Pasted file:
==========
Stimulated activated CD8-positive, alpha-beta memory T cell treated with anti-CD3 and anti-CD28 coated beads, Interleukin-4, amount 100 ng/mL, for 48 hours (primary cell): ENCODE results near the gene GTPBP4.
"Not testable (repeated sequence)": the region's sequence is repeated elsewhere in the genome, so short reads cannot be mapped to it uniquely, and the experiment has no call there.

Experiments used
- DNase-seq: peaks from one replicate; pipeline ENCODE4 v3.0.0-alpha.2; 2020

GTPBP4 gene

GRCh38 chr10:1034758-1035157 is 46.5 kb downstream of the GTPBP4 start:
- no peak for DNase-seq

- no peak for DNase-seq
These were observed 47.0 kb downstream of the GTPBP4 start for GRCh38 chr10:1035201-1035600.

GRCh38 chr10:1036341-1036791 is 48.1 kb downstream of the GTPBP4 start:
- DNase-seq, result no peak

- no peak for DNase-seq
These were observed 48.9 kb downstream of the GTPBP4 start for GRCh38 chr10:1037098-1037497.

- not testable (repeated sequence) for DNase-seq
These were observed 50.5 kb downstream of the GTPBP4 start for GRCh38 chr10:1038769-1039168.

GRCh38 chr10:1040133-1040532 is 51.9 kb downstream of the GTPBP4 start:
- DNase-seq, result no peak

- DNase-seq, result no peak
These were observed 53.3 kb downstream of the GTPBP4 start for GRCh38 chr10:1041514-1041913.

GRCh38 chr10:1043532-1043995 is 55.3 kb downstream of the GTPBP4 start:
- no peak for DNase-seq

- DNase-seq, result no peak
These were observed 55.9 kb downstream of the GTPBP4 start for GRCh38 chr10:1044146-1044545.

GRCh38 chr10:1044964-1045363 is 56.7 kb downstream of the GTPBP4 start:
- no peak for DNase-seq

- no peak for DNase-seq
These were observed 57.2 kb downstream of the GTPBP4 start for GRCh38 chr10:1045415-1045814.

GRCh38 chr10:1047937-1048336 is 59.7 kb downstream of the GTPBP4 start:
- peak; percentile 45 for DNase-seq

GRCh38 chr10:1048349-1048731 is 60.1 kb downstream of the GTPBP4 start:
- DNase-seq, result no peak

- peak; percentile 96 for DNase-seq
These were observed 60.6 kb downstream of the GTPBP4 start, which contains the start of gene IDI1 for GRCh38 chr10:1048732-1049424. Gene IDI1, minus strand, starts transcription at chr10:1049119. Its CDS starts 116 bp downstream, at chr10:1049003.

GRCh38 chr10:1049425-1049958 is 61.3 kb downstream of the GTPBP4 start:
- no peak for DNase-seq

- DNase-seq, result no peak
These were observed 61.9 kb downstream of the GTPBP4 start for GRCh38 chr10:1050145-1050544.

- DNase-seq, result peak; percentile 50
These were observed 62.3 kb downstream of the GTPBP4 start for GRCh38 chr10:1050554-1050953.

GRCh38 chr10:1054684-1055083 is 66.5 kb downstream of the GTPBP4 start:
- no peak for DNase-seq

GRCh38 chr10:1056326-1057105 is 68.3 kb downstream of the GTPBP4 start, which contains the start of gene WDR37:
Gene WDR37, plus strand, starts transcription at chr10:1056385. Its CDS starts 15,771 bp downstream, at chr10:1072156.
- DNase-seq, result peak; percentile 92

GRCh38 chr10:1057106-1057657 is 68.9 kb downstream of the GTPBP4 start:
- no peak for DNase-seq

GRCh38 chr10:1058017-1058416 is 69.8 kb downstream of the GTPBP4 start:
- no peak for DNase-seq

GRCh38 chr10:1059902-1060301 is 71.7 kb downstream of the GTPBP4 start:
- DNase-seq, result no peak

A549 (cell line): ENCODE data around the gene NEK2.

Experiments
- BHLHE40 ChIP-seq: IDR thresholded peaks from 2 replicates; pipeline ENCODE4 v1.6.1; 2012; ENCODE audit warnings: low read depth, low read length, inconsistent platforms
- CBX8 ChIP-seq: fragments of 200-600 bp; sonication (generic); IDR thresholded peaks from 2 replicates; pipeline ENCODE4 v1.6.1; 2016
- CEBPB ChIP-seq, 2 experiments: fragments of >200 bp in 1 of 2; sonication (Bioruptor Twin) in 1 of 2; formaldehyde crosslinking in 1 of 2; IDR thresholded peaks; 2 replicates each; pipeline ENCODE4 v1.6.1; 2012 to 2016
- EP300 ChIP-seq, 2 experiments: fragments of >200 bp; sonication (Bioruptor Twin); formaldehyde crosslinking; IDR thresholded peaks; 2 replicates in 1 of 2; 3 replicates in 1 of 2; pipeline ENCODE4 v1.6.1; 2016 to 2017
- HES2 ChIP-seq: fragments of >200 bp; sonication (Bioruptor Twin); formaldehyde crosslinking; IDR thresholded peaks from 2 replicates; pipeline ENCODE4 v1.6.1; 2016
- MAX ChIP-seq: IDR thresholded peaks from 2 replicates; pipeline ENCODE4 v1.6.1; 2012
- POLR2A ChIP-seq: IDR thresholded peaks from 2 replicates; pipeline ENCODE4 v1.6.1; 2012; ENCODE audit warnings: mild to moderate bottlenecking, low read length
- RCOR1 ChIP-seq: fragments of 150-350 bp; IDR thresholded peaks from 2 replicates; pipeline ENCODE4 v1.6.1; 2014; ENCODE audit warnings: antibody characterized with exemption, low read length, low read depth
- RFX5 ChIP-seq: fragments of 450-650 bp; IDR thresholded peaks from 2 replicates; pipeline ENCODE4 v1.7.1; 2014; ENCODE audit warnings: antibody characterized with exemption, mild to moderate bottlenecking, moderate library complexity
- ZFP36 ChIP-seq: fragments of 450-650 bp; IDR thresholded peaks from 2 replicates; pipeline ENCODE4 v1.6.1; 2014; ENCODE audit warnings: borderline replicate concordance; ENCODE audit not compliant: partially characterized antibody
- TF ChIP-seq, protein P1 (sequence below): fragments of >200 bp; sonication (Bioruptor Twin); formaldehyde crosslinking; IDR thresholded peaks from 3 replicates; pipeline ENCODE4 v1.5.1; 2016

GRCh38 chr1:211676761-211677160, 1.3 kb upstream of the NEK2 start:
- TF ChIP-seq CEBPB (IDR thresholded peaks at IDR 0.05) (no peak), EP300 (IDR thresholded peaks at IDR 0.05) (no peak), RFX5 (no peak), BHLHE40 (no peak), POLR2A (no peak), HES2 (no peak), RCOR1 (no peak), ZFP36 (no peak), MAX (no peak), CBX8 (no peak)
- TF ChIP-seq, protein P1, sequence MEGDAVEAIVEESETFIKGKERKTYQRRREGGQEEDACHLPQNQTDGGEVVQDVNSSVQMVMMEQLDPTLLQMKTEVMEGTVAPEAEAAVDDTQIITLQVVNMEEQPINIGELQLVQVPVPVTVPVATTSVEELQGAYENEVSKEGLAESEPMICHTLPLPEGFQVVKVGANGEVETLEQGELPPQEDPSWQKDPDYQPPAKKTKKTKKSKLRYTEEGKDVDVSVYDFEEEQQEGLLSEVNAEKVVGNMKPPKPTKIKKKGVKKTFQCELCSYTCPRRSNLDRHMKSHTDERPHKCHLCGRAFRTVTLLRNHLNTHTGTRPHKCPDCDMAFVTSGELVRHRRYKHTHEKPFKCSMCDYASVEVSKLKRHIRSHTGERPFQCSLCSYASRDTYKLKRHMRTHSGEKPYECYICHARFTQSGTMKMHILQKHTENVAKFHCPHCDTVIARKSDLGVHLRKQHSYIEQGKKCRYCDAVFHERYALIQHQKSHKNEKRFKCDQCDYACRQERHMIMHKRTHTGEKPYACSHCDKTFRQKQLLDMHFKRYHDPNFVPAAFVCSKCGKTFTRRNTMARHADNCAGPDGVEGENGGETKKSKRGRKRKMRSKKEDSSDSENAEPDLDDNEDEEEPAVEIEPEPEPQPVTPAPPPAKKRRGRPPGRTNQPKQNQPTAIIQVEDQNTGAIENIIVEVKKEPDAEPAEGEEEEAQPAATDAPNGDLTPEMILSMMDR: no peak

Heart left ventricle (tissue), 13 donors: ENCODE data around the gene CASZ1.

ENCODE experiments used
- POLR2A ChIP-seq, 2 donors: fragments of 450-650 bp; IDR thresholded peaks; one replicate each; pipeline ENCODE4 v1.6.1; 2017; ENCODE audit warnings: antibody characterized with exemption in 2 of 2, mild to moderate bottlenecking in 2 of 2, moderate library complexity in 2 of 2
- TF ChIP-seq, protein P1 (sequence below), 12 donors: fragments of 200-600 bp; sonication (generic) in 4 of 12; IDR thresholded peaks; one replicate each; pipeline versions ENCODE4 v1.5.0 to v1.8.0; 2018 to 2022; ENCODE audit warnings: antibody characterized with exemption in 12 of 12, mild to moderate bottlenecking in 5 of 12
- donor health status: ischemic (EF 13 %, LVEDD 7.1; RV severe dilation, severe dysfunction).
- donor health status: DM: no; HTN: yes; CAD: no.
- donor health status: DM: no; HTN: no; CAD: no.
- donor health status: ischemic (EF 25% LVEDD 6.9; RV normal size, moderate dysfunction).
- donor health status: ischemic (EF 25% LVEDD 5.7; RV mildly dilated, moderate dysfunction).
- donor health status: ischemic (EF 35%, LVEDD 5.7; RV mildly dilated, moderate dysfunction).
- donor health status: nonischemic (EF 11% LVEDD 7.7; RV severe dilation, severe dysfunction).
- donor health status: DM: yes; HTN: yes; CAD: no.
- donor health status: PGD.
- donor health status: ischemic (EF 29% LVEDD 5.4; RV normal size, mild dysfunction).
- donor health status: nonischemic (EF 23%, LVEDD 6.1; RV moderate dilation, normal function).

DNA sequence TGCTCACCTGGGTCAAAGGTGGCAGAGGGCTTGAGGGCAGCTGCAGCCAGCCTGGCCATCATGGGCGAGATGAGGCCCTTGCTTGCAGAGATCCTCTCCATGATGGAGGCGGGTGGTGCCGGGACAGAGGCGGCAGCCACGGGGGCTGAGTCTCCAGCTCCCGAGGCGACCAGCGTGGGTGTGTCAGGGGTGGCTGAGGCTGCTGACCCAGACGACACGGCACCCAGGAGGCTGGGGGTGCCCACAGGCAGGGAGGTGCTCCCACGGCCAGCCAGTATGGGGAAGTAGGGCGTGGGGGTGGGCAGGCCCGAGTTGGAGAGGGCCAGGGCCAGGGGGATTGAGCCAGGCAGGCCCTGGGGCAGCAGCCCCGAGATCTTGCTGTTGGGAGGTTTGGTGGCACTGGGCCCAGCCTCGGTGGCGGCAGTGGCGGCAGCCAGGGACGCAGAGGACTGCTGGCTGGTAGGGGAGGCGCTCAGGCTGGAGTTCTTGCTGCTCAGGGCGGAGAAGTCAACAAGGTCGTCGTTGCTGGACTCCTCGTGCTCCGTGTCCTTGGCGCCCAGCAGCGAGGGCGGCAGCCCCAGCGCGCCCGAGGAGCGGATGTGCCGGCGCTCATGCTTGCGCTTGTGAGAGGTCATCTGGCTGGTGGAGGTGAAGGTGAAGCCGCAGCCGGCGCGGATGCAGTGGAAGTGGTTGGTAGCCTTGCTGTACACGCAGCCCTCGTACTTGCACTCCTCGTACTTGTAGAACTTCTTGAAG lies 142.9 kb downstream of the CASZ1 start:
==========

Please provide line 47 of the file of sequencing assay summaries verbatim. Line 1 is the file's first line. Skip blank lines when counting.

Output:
GRCh38 chr10:1058017-1058416 is 69.8 kb downstream of the GTPBP4 start: